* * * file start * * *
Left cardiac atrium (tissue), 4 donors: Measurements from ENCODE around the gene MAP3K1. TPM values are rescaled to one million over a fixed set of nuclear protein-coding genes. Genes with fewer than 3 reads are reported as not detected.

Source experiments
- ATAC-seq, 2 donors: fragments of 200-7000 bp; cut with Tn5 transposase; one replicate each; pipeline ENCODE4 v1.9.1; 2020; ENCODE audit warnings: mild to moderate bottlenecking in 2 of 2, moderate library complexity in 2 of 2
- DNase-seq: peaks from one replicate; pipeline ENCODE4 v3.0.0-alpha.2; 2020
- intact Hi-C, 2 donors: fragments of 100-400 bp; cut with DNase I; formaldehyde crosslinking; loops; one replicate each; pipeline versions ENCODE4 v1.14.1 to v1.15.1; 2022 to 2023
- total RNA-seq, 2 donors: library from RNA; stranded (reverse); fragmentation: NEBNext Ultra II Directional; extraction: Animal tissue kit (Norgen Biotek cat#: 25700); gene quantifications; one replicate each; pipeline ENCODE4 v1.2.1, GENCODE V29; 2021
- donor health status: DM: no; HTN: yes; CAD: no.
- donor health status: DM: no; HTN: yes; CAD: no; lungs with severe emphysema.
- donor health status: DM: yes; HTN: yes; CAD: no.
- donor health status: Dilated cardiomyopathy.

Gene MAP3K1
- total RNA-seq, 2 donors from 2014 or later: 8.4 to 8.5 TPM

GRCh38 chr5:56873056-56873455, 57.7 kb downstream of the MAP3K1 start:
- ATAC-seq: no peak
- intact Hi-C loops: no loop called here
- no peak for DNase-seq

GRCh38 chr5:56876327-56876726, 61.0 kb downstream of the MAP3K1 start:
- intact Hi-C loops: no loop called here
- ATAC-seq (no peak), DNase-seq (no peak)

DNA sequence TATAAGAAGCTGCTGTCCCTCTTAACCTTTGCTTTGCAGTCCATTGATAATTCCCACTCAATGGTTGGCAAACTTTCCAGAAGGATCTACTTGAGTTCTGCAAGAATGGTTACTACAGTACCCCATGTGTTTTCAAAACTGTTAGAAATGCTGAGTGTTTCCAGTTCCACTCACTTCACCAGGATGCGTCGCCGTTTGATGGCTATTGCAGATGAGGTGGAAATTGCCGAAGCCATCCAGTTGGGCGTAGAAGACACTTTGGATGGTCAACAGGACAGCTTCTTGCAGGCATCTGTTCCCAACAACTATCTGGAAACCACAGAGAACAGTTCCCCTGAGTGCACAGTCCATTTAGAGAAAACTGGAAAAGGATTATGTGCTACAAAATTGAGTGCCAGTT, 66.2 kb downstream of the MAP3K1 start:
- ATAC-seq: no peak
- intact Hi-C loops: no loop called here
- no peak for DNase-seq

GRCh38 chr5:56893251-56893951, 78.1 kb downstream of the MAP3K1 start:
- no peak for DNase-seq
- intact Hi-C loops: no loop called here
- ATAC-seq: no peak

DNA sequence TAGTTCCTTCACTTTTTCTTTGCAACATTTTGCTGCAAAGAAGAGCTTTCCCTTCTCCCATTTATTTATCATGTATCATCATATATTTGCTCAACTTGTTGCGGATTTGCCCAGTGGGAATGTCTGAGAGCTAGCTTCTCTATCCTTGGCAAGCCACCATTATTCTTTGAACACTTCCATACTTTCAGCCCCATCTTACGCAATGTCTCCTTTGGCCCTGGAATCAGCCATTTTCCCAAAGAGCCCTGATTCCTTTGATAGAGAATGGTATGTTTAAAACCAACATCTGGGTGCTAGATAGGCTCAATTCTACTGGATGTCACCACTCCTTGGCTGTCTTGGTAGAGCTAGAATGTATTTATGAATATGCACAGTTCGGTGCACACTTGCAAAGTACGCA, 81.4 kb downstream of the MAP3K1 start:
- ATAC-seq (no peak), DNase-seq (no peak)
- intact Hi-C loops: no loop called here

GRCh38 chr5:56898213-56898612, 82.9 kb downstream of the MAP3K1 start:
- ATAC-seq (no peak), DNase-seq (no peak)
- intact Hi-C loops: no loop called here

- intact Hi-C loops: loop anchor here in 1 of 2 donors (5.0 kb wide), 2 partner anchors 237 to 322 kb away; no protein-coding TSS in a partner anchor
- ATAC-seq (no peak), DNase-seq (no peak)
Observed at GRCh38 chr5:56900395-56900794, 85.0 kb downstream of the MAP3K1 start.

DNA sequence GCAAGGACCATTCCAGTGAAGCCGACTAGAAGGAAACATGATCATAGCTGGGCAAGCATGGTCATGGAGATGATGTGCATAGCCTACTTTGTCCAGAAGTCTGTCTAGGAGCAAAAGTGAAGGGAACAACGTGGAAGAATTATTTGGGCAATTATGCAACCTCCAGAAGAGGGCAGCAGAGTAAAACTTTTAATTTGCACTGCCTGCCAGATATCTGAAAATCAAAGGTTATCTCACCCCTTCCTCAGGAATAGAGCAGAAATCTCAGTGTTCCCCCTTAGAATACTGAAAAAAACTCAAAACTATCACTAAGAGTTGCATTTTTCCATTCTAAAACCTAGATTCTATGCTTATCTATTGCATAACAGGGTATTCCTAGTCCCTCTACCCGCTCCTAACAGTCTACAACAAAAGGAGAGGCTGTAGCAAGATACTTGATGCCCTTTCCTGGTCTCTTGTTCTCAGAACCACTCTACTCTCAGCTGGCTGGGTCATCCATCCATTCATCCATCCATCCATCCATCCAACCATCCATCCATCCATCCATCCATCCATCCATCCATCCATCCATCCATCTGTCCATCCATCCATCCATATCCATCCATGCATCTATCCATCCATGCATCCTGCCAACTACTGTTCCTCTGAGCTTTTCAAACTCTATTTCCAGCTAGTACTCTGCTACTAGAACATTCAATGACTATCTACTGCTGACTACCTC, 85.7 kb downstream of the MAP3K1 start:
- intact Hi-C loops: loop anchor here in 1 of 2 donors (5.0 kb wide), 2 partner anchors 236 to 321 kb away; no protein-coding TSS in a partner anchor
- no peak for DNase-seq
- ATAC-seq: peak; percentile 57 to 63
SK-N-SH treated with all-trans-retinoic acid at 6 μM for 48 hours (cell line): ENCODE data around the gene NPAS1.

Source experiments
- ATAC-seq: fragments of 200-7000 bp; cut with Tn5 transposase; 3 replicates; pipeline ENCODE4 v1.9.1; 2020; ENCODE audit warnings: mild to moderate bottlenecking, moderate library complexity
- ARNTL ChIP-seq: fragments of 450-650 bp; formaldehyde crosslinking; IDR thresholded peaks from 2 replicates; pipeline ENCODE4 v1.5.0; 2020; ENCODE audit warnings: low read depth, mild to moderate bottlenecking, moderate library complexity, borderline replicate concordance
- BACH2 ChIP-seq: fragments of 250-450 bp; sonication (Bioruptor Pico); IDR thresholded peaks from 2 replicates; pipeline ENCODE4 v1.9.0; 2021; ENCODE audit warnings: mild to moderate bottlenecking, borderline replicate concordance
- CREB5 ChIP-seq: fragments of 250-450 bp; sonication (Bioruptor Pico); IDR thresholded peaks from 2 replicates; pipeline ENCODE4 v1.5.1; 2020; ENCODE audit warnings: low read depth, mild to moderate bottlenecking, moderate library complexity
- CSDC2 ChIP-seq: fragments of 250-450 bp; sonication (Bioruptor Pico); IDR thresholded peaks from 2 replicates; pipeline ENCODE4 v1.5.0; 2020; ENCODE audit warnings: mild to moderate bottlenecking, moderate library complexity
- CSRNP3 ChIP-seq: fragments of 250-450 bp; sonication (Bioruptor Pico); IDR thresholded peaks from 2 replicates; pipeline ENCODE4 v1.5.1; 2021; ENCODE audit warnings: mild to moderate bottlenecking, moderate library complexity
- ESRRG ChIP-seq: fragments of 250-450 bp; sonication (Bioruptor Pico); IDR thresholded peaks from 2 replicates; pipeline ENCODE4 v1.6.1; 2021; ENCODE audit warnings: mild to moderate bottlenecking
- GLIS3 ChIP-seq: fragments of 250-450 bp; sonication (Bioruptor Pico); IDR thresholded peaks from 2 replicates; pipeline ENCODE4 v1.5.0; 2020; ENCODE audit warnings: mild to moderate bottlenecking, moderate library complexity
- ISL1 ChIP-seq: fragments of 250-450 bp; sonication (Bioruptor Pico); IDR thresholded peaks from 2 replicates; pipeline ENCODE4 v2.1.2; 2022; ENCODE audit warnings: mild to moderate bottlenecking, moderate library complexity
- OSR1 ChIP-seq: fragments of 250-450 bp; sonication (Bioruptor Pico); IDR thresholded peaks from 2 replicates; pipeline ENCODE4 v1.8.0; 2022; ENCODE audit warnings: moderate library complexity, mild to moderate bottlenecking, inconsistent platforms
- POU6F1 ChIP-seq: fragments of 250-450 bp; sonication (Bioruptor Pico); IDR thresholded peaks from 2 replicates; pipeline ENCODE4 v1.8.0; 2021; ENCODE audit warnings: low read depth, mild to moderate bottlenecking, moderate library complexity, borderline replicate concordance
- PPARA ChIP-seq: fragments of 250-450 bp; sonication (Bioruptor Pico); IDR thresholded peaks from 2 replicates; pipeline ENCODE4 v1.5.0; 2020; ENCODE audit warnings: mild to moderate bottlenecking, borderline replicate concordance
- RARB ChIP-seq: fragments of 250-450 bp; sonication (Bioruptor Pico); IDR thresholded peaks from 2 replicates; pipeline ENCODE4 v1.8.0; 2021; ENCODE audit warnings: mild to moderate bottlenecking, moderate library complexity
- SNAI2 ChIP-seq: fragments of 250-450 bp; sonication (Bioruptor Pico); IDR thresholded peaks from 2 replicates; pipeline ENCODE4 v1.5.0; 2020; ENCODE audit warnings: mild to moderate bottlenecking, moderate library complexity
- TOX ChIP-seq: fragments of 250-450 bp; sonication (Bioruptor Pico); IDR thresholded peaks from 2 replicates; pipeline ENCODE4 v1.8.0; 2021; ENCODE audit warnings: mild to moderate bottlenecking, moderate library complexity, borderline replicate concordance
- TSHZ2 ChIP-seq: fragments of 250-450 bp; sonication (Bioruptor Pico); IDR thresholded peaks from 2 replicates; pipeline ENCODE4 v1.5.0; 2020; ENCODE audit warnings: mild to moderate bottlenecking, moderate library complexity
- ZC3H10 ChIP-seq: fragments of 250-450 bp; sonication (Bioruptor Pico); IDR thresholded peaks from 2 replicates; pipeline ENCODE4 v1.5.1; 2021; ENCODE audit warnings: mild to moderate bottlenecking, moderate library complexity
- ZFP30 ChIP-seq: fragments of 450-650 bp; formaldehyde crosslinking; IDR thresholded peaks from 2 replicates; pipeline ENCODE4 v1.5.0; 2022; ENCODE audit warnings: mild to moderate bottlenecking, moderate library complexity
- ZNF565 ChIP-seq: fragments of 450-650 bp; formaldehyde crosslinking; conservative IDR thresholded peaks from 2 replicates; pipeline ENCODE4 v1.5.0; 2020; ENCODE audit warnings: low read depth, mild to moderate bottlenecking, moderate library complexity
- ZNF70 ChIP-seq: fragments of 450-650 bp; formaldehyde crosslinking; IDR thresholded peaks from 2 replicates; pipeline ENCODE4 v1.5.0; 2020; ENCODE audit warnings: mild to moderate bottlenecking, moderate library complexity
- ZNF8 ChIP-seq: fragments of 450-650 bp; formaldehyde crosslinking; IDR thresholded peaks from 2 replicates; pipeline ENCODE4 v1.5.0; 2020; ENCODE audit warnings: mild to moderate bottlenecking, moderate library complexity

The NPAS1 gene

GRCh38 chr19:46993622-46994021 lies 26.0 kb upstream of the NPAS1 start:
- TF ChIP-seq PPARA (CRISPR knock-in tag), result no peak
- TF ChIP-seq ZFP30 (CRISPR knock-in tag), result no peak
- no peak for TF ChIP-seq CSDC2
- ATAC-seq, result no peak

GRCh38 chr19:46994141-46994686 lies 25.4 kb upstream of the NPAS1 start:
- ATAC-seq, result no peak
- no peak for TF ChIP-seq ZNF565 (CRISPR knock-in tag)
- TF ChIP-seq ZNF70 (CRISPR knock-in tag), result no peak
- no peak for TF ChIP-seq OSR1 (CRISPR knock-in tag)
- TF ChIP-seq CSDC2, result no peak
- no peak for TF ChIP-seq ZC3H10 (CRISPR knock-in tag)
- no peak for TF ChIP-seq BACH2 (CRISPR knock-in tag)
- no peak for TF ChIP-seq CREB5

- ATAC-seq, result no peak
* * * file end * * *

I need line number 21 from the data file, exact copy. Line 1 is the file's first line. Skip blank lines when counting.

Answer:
- ATAC-seq: no peak